The Verge's Scores

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298 game reviews
    • 89 Metascore
    • Critic Score
    On paper, Neon White sounds strange and confusing. It’s a demon-hunting parkour shooter where you run through heaven to get a high score. Also, it’s a visual novel. But, in practice, it’s quite simple: each level is a puzzle, and it’s your job to figure out how to utilize its various components to get the best time. It may take some time and a few run-ins with giant heads that fire lasers at you, but it’s incredibly satisfying when you pull it off — even if it results in a little neck pain.
    • 74 Metascore
    • Critic Score
    The core of Strikers is fantastic, and it’s particularly great with friends. But the lack of a meaty single-player experience is a bummer. You’ll almost definitely have fun with it, but how much is entirely dependent on your teammates.
    • 81 Metascore
    • Critic Score
    Card Shark is easy to play in small chunks, and the relatively short levels make it a great fit for the Steam Deck (which is where I played most of the game) and the Switch. Though I did find I would have to be in the right mood to play it. Sometimes, after a long day at work, I would play something else because I was worried Card Shark would be too complex of a mental challenge. Despite that, I still found Card Shark to be a delightful experience. It hasn’t made me any better at cheating in real life, but at least I can now say I once outsmarted Voltaire in a game of cards.
    • 72 Metascore
    • Critic Score
    Wii Sports was critical to the Wii’s massive success. While I don’t think Nintendo Switch Sports will have the same impact on the Switch, I know it will come in handy for a party.
    • 88 Metascore
    • Critic Score
    13 Sentinels crams so many high-level concepts into one experience — including, among many others, Groundhog Day-like repetition, time-traveling robots, and a talking cat with a magical gun — but somehow in a way that, eventually, makes sense. And now you can solve the mystery from pretty much anywhere.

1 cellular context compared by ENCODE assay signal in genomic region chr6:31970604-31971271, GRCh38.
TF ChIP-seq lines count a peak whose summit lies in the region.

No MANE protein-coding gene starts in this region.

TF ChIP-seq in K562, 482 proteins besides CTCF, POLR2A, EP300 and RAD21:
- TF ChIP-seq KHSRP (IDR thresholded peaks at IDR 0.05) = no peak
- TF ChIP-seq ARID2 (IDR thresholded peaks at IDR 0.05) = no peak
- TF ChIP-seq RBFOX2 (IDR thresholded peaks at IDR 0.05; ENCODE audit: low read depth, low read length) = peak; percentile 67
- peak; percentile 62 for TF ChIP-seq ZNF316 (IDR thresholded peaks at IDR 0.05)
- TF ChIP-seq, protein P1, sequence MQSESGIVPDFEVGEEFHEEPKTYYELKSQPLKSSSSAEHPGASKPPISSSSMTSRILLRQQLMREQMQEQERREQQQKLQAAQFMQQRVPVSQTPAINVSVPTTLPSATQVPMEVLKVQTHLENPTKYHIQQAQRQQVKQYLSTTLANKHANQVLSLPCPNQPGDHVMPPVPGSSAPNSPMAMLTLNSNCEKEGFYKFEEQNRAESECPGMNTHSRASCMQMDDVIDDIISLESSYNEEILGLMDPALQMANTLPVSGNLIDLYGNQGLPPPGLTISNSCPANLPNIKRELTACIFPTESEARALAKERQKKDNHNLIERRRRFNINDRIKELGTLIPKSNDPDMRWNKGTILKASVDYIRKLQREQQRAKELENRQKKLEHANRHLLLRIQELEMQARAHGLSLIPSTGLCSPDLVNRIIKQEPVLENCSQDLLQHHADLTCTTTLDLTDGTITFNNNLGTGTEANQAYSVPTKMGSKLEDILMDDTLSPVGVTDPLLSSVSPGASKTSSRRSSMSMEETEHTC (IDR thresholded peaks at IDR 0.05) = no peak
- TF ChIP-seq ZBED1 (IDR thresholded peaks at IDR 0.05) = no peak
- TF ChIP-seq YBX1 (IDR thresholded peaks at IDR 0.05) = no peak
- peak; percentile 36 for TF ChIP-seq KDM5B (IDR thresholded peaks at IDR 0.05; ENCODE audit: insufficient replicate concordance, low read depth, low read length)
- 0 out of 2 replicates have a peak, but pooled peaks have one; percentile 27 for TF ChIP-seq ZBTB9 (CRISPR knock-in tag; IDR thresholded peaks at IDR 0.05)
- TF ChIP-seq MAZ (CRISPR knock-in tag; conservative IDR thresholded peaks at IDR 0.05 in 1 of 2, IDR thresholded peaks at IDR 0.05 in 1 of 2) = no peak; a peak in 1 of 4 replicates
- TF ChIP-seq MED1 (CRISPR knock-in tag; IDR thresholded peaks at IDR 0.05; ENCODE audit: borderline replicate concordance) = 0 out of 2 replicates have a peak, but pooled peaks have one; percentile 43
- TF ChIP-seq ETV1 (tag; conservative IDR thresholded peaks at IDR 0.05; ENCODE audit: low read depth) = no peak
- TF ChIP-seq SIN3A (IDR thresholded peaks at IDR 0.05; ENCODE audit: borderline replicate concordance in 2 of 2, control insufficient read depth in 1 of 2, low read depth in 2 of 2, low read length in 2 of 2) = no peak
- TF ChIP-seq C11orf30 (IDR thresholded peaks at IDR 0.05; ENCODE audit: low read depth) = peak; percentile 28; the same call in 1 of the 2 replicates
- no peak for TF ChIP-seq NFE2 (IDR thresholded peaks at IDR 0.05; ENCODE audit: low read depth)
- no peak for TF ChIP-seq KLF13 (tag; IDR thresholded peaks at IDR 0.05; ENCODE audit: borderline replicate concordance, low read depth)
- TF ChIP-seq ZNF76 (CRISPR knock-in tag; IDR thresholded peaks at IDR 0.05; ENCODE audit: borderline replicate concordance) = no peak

• 74 Metascore
    • Critic Score
    Square Enix could’ve definitely done more to celebrate Chrono Cross in this package (making Chrono Trigger available on the Switch would also be a nice touch for completionists). But even in a no-frills package, Chrono Cross remains a great game. And the things that made it stand out initially — that complex narrative, the huge cast, the oddly compelling world — are what keep it interesting more than two decades later.
    • 85 Metascore
    • Critic Score
    There’s a cotton candy allegory to be drawn here. Much like the carnival confection, Kirby is fluffy, cute, pink, and very sweet. It looks attractive and is so very fun to eat but the minute you put it in your mouth it dissolves. Gone so quickly, you barely noticed it was there. That’s what it’s like playing Kirby and The Forgotten Land; fun for the moment, but lacking any real substance. And that’s okay! Kirby and the Forgotten Land’s surgically deployed cuteness is more than enough to outstrip its relative emptiness.
    • 75 Metascore
    • Critic Score
    As games get bigger and longer, more bogged down by an increasing need to have all of your attention, experiences like Ghostwire are becoming increasingly rare. Already this year, we’ve seen the creators of Pokémon and Dark Souls release amazing new games that demand an incredible amount of your time and energy. Ghostwire, meanwhile, has elements of open-world and role-playing games, but they don’t overwhelm the core of the experience. Instead, it deftly balances all-out action with quiet exploration and wraps it all up in a world full of fascinating, sad, and hilarious stories to uncover. It may freak you out, but it also respects your time.